Confusion, Delirium and
Samira Khazravan, M.D.
Department of Geriatrics
Mary Immaculate Hospital
“Acute Confusional State”
Word delirium is derived from Latin term meaning "off
Not a disease but a syndrome with multiple causes that
result in a similar constellation of symptoms.
The clinical hallmarks are ed attention span & a
waxing & waning type of confusion.
A transient, usually reversible, impairment of
consciousness with a ed ability to focus, sustain or
Should be treated as a medical emergency (early
diagnosis & resolution of symptoms are correlated with
the most favorable outcomes).
CRITERIA FOR DIAGNOSING
A ∆ in cognition or development of a perceptual
disturbance that is not better accounted for by a
preexisting, established or evolving Dementia.
Develops over a short period of time & tends to
fluctuate during the course of the day.
There is evidence that the disturbance is caused by
a medical condition, intoxication or med use.
There is no clear evidence of any underlying
14-56% of hospitalized elderly patients.
Delirium is present in 10-22% of elderly patients at the time of
admission, with an additional 10-30% of cases developing after
found in 40% of patients admitted to ICU.
Extremely common among nursing home residents.
Can occur at any age.
MC in pts who are elderly & have compromised mental status.
ed risk in pts w/dementia (2/3 of cases of delirium occur in pts
Delirium due to physical illness is MC among very young & those
older than 60 years.
Delirium due to drug & alcohol intoxication or withdrawal is most
frequent in persons aged mid teens to the late 30s.
Functional impairment in ADLs
Medical co morbidity
History of alcohol abuse
♀ > or < ♂
MC whites than in other races
Sensory impairment – decreased vision & hearing
Acute cardiac/pulmonary events
10-fold risk of death.
3-5-fold increase risk of nosocomial complications.
Poor functional recovery & ed risk of death up to 2 years
Some causes of delirium (Delirium Tremens,
Severe Hypoglycemia, CNS infx, Heat stroke, Thyroid
storm) may be fatal or result in severe morbidity if
unrecognized & untreated.
With some exceptions, such as OD of TCAs, drug
intoxications generally resolve fully with supportive care.
Exact pathophysiological mechanisms unclear.
The main hypothesis is reversible impairment of cerebral
oxidative metabolism & multiple NT abnormalities
(Acetylcholine, Dopamine, Serotonin, GABA)
– Interruption of BBB
– Inflammatory mechanism [cytokines (interleukin-1 &
6) are ed following infx, inflammation, toxic insults,
head trauma & ischemia]
– Stress rxn mechanism [psychosocial stress and sleep
deprivation facilitate the onset of delirium].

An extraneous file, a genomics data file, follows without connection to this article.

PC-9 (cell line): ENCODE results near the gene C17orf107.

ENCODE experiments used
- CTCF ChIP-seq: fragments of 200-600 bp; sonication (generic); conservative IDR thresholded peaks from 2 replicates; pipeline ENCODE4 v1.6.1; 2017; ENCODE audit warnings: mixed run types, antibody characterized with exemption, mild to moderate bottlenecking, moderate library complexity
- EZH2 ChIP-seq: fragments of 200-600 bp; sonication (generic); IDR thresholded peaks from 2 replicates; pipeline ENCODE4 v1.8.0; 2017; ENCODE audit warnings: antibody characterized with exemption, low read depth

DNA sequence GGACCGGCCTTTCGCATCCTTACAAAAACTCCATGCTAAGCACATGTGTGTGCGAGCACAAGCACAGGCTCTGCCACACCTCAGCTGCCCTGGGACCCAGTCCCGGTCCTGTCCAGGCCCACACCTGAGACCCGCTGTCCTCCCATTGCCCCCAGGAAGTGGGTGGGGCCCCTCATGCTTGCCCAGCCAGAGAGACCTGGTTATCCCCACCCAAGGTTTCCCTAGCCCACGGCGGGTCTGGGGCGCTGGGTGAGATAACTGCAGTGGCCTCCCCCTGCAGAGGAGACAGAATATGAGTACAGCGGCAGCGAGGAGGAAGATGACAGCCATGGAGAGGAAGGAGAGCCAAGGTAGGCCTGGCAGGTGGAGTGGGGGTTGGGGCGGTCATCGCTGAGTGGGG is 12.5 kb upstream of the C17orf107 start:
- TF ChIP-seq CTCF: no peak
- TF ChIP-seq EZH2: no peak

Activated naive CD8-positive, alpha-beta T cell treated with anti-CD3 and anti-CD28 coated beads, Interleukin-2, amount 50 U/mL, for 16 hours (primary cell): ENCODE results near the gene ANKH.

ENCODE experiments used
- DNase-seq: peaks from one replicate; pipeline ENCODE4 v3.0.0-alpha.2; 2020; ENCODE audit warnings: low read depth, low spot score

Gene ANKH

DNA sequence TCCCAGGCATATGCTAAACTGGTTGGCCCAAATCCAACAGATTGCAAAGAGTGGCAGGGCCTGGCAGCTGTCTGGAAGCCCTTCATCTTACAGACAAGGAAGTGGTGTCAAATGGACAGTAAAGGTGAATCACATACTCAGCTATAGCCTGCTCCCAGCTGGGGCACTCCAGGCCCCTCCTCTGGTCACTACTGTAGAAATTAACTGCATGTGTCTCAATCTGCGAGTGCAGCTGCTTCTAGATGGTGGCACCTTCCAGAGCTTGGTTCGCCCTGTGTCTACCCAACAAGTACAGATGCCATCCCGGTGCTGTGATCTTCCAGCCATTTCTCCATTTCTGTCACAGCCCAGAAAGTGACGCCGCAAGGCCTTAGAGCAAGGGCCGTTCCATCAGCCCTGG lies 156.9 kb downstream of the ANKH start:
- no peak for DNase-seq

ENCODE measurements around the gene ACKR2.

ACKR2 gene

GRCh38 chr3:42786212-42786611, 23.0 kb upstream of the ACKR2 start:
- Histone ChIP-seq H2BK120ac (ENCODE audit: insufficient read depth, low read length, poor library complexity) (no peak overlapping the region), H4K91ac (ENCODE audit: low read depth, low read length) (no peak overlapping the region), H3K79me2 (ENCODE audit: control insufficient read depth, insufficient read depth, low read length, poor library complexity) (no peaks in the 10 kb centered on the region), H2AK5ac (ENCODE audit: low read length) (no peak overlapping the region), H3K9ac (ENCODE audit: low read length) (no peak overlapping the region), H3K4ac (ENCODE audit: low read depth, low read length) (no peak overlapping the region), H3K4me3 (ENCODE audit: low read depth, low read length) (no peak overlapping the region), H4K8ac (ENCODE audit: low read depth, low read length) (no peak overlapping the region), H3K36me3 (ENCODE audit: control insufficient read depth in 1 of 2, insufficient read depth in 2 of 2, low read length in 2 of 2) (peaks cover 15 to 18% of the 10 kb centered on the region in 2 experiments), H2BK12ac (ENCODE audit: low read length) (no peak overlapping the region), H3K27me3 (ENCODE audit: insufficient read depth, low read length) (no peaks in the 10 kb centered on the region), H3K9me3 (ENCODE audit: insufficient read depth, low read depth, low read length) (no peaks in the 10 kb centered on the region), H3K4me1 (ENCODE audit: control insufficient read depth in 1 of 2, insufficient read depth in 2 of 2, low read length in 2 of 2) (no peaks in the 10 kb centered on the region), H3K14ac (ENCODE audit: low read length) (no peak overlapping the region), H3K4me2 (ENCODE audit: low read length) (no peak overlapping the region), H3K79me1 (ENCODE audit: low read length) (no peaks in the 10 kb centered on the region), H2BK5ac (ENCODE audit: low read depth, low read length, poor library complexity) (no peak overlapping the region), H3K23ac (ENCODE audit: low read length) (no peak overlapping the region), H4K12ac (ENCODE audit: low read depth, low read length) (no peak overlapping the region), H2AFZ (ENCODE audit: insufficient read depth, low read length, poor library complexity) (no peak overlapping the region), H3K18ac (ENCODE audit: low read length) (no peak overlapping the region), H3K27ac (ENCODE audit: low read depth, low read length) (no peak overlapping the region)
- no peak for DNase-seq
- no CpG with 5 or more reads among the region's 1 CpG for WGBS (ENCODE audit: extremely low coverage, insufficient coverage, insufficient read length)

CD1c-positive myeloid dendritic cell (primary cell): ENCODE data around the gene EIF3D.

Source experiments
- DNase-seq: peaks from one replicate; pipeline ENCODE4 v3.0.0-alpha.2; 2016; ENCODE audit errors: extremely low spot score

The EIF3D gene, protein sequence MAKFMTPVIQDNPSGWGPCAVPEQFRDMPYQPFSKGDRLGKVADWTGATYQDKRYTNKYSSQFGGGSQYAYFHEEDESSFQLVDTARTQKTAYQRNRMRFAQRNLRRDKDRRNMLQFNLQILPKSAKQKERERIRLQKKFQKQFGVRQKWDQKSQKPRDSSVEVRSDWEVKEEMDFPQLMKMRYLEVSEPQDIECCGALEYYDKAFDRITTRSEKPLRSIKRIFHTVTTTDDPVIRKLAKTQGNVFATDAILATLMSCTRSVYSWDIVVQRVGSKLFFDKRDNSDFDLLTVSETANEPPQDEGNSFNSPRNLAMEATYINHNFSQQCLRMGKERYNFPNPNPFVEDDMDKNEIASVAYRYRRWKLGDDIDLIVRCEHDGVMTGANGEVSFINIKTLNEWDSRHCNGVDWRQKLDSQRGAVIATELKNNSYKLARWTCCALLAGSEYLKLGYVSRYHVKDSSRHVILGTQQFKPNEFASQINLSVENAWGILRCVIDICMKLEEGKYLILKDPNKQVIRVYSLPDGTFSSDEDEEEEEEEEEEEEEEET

ETIOLOGY Intracranial causes
– Dementia w/Lewy bodies [only dementia that features
transient episodes of impaired consciousness as a typical
-No other dementias feature impairment of consciousness
unless complicated by a delirium (i.e. 2° to infx, anoxia,
ETIOLOGY Intracranial causes
Head injury (esp. Concussion)
– Alcohol (Delirium tremens, Wernicke-Korsakoff
– Sedative-Hypnotic use/abuse.
Heavy metals (Lead, Mercury, Manganese)
ETIOLOGY Drugs (ingestion or
– Amphotericin B – Dopaminergic agents
– Anticholinergics – Disulfiram
– Anticonvulsants – Digoxin
– Antihypertensive drugs [-
– Antiparkinsonian drugs
– Antipsychotics – Sedatives (barbiturates
– Cannabis & benzodiazepines)
– H2 Blocker (Cimetidine) – TCAs
ETIOLOGY Intracranial causes
– Meningitis & Encephalitis (Bacterial, Viral, Fungal,
Parasitic or Tuberculosis organisms)
– Cerebral thrombosis or Embolism
– Intracranial or SAH
– HTNive Encephalopathy
Vasculitis (e.g. From SLE)
ETIOLOGY Metabolic & endocrine
– Electrolyte – Thyrotoxicosis
disturbances (Na+, – & thyroidism
– Acid-Base D/o parathyroidism
– Renal Failure & – &
– Hepatic (Cushing’s syndrome,
encephalopathy Addison’s disease)
– Hypoglycemia (DM) – Pheochromocytoma
– DKA – Hypopituitarism
– Insulinoma – Wilson’s disease
– Thiamine (Wernicke’s encephalopathy)
– Vitamin B12 (Pernicious Anemia)
– Vitamin B1 (Beriberi)
– Folic acid
– Respiratory failure (Hypoxia/Hypercarbia)
– Heart failure
MI, A. Fib
Neoplasms (1 or metastatic lesions of
CNS; CA induced HyperCa2+)
– Alzheimer’s, Pick’s Dz, Multiple Sclerosis,
Parkinsonism, Huntington’s chorea, Normal
Major causes of delirium – HIDE
– Electrolyte disturbances
SIGNS & SYMPTOMS
Usually acute onset
Fluctuating levels of consciousness (impairment
usually least in AM)
Perceptual disturbances (hallucinations or
– Reduced awareness of environment clouding of
– Reduced ability to sustain attention (easily
SIGNS & SYMPTOMS
Impaired cognitive function
– Impaired STM (1° memory) & recent memory.
– Disoriented to time & often place [orientation
to self seldom lost].
– Language abnormalities [rambling, incoherent
speech & impaired ability to understand]
SIGNS & SYMPTOMS
Perceptual & thought disturbance
– Ranging from misinterpretations (e.g. A door
slamming is mistaken for an explosion)
illusions (e.g. A crack in the wall is perceived
as a snake) hallucinations (especially visual)
– Patients may be hyper or hypoactive or
fluctuate from one to the other
– May also have an enhanced startle reaction